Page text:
The Phoenix Film Festival has announced that “The Godfathers of Hardcore,”a documentary by Ian McFarland following the rise of NYC Hardcore through the stories and 30+ years of struggle of Roger Miret and Vinnie Stigma of Agnostic Front, will screen as part of the programming this year.
Presented with support from Zia Records!
L7: Pretend We’re Dead takes us on an all-access journey into the 1990’s grunge movement that took the world by storm, and the band that helped define it as the genre of a generation.
Culled from over 100 hours of vintage home movies taken by the band, never-before-seen performance footage, and candid interviews, L7: Pretend We’re Dead is an engrossing time capsule told from the perspective of L7, these true insiders who brought their signature blend of grunge punk to the masses!
Chronicling the early days of the band’s formation in 1985 to their height as the ‘queens of grunge,’ the film takes a roller coaster ride through L7’s triumphs and failures, a classic tale of rags to riches to rags.
Seven Year Bitch
By now, I’m sure everyone here is quite familiar with Fat Wreck Chords and the ever-so-colorful Fat Mike. Some of us may even be familiar with how it began and the hundred plus bands that have touted the Fat Wreck seal of approval on one or all of their releases. The alumni list is pretty hefty, particularly if you include subsidiary labels Honest Don’s and Pink & Black, which unfortunately, were barely mentioned in this documentary. I have more complaints being a terminal curmudgeon, but we’ll get to those later.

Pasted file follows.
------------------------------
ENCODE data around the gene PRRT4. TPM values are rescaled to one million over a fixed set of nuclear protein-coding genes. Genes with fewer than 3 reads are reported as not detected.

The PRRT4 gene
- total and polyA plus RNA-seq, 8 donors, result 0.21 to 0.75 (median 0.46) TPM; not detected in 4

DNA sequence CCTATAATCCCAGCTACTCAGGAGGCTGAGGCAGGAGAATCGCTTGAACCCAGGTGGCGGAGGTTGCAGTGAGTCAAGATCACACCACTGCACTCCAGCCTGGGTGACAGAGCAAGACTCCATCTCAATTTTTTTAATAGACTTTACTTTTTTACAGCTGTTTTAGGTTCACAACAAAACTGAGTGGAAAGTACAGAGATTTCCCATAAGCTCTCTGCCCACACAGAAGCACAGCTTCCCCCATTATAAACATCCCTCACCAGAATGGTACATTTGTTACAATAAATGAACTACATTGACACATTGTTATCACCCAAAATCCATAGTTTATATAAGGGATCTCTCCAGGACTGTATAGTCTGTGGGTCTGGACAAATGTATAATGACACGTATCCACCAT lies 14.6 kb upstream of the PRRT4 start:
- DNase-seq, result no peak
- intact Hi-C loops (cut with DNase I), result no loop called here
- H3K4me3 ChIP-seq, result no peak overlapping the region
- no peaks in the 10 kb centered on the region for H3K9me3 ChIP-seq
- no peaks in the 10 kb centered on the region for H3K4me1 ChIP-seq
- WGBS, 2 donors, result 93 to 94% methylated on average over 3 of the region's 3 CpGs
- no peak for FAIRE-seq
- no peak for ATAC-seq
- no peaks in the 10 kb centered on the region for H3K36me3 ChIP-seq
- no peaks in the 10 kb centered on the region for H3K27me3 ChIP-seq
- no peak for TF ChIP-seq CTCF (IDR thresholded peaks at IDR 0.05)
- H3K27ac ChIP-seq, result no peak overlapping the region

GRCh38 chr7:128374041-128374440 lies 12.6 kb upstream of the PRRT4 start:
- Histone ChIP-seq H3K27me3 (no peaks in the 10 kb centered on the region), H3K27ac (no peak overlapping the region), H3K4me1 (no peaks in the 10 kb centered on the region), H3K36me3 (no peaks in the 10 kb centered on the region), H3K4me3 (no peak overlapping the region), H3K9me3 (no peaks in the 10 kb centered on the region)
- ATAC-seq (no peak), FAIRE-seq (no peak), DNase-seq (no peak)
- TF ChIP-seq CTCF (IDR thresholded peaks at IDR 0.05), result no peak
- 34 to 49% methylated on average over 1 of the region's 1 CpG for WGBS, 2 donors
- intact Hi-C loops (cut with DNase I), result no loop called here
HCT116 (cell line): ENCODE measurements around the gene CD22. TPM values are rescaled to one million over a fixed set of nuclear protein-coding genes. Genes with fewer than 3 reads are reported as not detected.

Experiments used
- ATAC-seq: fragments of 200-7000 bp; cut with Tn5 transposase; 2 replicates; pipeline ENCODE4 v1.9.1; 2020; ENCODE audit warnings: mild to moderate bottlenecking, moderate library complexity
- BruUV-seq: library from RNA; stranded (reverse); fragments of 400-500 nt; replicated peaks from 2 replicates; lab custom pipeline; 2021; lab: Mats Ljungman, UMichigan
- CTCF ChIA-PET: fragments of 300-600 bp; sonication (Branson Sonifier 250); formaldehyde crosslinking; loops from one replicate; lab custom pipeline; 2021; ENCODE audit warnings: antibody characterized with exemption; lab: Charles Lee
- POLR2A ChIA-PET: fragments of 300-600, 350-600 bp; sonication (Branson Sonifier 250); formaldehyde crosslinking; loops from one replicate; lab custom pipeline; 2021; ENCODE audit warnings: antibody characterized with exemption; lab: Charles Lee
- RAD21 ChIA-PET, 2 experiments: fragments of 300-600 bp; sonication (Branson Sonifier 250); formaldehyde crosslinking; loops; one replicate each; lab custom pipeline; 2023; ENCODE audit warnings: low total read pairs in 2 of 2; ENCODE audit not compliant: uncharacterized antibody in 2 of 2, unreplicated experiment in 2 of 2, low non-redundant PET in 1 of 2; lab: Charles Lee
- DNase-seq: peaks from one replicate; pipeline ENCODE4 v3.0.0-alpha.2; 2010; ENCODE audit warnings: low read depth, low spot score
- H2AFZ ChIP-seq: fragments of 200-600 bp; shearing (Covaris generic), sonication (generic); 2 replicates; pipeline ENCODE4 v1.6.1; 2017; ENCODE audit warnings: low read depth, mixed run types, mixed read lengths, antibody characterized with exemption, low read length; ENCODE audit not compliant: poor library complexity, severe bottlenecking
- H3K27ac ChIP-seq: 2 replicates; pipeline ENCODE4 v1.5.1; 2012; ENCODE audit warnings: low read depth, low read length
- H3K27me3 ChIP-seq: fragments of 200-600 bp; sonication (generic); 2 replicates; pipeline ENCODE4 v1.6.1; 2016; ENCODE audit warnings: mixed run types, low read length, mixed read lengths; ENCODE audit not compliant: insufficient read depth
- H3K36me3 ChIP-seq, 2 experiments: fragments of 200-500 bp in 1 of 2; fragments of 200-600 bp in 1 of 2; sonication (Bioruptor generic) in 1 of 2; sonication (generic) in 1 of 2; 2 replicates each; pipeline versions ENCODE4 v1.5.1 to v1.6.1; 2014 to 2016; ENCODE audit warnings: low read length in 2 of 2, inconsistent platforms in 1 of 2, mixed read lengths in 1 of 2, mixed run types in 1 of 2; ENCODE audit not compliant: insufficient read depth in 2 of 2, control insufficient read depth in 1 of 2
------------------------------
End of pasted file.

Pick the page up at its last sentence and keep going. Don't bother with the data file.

Makes me a little jealous or maybe reminiscent of the time when punk music was new to me, but on the other hand I think it is great!
Came across this video while looking for things to write about and it really makes me want to take a trip to China and just hang out and talk to some of these people. For some folks Punk may not be relevant anymore; they have matured, embraced other subcultures or just don’t get inspired, pissed or motivated anymore and to hell with them. What is old to some is new to others, and that is one of the things that keeps me in the scene. Check the video out!
I know you’re probably thinking this is one of those weird religious documentaries judging on the name and it kind of is in some fucked up way; only it’s definitely off the mark from whatever your assumptions may be.
Searching for the Wrong-Eyed Jesus finds you traveling in the South with musician Jim White in a 1970 Chevy Impala that has a massive 300 lb. concrete Jesus statue sticking out of the trunk. Jim wanders to the places that make the South what it is most notorious for: Churches, truck stops, diners, prisons, mines, etc. and he talks to the people found within “trying to find the gold tooth in God’s smile,” as he puts it.
The eeriness of southern religion and culture, however, is endlessly fascinating and has a strange, dark innocence about it. Jim White’s sense of humor is also subtly showcased for those so inclined to listen. Round all of that off with a stellar soundtrack performed directly in the film from the likes of White himself, New York Dolls legend David Johansen, Johnny Dowd, The Handsome Family, and so many more and you’ve got one hell of a flick on your hands!
It’s a little difficult to come by, but worth every goddamned penny.